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Meteorites provide potential for identification

Several types of crystalline dust grains have been extracted from meteorites that were formed in the molecular gas environment, includ- ing silicates, nanodiamonds, silicon carbide, graphite, silicon nitride, corundum, hibonite, and spinel. Laboratory investigation of the me- teorite samples with instruments such as electron microscopes, ion microprobes, atomic force micro- scopes, synchrotron microprobes, and laser probe mass spectrometers will provide an extraordinary op- portunity to examine interstellar grains at the highest possible level of detail. The comparison of these materials with primitive meteorites and collected interplanetary dust samples will provide the basis for examining the pre-solar solids that were involved in solar system for- mation. These data will provide fundamental insight into the mate- rials, processes, and environments that existed during the origin and early evolution of the solar system over a wide range of distance from its center.

Morlok is working to establish a database of Infrared spectra of crystalline silicates found in pri- mitive meteorites. These spectra can be compared to spectra from astronomical observations of dust in molecular clouds, discs around young solar systems, and interstellar wind ejected from supernovas. Morlok is one of the first to go be- yond the use of terrestrial minerals and standards for use in finger- printing remote sensing spectra.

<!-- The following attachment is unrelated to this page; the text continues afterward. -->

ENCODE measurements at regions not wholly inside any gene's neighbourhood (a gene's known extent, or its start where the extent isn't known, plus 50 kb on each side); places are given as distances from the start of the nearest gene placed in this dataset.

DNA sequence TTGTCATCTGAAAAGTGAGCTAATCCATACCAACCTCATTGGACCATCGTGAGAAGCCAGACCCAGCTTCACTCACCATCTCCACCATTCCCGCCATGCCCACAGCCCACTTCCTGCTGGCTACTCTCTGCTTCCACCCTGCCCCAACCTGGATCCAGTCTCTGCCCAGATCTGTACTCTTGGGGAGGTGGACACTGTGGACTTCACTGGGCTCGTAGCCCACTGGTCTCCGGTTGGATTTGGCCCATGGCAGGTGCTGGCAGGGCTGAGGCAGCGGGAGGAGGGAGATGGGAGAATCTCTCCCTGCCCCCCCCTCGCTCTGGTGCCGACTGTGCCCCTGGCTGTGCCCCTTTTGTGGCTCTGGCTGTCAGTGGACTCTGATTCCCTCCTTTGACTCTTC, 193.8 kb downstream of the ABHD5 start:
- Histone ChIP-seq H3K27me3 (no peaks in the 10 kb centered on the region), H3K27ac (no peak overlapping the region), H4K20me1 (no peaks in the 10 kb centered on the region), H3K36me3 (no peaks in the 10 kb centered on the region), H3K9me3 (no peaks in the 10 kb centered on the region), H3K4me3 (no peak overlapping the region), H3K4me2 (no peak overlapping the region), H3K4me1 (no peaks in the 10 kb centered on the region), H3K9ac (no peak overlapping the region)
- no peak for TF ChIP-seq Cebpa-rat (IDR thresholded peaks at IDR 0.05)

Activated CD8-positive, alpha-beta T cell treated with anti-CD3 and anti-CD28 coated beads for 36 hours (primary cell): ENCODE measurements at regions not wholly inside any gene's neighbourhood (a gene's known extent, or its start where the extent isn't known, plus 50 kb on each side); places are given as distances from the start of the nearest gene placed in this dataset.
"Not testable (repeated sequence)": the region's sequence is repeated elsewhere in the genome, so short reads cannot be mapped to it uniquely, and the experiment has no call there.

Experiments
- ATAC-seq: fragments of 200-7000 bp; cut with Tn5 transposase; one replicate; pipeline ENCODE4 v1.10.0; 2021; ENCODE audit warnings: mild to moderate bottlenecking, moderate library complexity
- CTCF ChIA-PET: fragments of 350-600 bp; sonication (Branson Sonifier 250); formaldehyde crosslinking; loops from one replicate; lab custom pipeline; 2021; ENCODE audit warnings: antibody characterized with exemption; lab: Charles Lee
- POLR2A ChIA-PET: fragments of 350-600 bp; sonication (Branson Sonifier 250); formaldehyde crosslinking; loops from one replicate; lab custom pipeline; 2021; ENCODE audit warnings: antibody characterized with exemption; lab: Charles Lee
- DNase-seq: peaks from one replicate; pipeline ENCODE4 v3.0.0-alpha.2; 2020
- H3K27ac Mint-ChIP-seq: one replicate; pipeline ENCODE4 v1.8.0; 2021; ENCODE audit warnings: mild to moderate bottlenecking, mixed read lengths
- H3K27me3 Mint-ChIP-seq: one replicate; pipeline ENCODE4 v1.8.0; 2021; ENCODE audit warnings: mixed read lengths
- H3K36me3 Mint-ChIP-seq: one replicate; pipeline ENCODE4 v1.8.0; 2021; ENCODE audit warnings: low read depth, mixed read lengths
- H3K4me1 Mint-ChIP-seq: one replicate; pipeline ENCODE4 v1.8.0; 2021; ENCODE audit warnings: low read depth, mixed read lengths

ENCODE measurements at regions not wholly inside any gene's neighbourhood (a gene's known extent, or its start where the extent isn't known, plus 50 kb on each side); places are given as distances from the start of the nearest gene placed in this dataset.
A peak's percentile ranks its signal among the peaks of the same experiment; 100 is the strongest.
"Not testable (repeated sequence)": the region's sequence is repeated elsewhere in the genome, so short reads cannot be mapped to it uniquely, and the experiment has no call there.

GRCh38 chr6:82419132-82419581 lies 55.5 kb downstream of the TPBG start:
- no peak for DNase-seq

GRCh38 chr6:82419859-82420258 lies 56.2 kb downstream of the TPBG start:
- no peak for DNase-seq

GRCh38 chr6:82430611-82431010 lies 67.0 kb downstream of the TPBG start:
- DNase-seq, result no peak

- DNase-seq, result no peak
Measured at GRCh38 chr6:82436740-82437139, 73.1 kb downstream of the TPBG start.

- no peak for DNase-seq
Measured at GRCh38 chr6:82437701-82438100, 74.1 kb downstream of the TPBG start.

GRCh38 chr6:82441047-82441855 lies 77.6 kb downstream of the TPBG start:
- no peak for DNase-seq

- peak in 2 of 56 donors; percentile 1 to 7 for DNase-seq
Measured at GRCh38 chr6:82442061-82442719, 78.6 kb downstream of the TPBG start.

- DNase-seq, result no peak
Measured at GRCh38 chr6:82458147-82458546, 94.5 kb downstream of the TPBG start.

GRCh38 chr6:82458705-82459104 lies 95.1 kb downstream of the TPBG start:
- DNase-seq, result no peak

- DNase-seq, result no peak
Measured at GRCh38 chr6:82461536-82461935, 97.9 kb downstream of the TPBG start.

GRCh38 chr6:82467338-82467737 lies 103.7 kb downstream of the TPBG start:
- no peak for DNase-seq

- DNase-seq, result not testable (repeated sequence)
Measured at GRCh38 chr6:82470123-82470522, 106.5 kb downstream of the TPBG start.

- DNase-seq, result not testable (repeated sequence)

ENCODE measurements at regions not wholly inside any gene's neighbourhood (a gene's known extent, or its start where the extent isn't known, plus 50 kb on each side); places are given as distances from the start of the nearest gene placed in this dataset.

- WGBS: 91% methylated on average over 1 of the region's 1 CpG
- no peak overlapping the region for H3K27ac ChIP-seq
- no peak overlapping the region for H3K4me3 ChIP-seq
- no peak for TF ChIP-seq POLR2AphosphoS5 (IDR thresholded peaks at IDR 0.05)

The first challenge that he faces is separating the common and well- known materials that constitute the vast majority of most meteorites from the tiny organic and inorganic grains that might shed light on the formation of the solar system. He uses mechanical methods and an optical microscope to separate out the grains. Grains that are in the milligram size range can be ana- lyzed directly with a conventional Infrared spectrometer. But many grains have dimensions in the tens of microns, about one-fifth to one- tenth the width of a human hair, and their weight is measured in nanograms. Once he has separated

the grain, he then grinds the material and places it in a diamond compres- sion cell that flattens soft samples for measurement by transmission. The sample is compressed to op- timum transmission thickness, which also has the effect of making the sample area larger.

Move to Infrared microscopy

“Analyzing nanogram samples on a conventional FT-IR spectrometer would be very time-consuming and require a great deal of skill, particu- larly to centralize the sample in the disk,” Morlok said. “Several years back, we switched to Infrared micro- scopy, which greatly reduces the amount of sample preparation. Coupling an FT-IR instrument to an IR microscope provides identical information to that of traditional IR spectroscopy but allows the IR light and therefore the measurement area, to be much smaller, enabling the measurement of microscopic sam- ples or very small areas within sam- ples. Fourier transform processing yields clear spectra in very little time.”

Morlok’s supervisor, Professor Monica Grady, recognized the need for an FT-IR microscope. So Morlok

Figure 2. The AutoIMAGE microscopy and Spectrum One systems in the laboratory at the Natural History Museum of London.

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